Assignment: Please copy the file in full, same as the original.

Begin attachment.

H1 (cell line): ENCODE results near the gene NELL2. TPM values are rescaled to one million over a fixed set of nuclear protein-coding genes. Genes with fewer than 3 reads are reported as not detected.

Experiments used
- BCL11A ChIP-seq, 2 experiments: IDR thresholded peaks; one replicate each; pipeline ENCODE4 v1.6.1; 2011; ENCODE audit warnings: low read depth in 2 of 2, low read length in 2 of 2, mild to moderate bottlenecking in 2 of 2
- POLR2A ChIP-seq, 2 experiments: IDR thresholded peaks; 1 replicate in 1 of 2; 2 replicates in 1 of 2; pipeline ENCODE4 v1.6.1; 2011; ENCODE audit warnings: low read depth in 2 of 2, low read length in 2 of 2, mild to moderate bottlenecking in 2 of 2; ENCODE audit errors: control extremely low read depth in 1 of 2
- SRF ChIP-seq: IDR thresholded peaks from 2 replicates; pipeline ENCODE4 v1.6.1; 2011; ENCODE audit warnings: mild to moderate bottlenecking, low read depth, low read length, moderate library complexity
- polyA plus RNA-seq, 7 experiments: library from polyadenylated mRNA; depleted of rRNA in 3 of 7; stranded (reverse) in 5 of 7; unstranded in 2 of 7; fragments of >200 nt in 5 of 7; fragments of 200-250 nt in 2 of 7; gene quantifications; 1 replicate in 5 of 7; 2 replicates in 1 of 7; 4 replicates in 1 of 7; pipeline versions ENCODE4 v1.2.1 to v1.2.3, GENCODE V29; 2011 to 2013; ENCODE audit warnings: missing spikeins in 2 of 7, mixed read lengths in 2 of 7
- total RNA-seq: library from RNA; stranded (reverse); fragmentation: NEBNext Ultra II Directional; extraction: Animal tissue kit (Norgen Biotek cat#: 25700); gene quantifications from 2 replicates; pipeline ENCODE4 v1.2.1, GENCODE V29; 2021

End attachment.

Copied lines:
H1 (cell line): ENCODE results near the gene NELL2. TPM values are rescaled to one million over a fixed set of nuclear protein-coding genes. Genes with fewer than 3 reads are reported as not detected.

Experiments used
- BCL11A ChIP-seq, 2 experiments: IDR thresholded peaks; one replicate each; pipeline ENCODE4 v1.6.1; 2011; ENCODE audit warnings: low read depth in 2 of 2, low read length in 2 of 2, mild to moderate bottlenecking in 2 of 2
- POLR2A ChIP-seq, 2 experiments: IDR thresholded peaks; 1 replicate in 1 of 2; 2 replicates in 1 of 2; pipeline ENCODE4 v1.6.1; 2011; ENCODE audit warnings: low read depth in 2 of 2, low read length in 2 of 2, mild to moderate bottlenecking in 2 of 2; ENCODE audit errors: control extremely low read depth in 1 of 2
- SRF ChIP-seq: IDR thresholded peaks from 2 replicates; pipeline ENCODE4 v1.6.1; 2011; ENCODE audit warnings: mild to moderate bottlenecking, low read depth, low read length, moderate library complexity
- polyA plus RNA-seq, 7 experiments: library from polyadenylated mRNA; depleted of rRNA in 3 of 7; stranded (reverse) in 5 of 7; unstranded in 2 of 7; fragments of >200 nt in 5 of 7; fragments of 200-250 nt in 2 of 7; gene quantifications; 1 replicate in 5 of 7; 2 replicates in 1 of 7; 4 replicates in 1 of 7; pipeline versions ENCODE4 v1.2.1 to v1.2.3, GENCODE V29; 2011 to 2013; ENCODE audit warnings: missing spikeins in 2 of 7, mixed read lengths in 2 of 7
- total RNA-seq: library from RNA; stranded (reverse); fragmentation: NEBNext Ultra II Directional; extraction: Animal tissue kit (Norgen Biotek cat#: 25700); gene quantifications from 2 replicates; pipeline ENCODE4 v1.2.1, GENCODE V29; 2021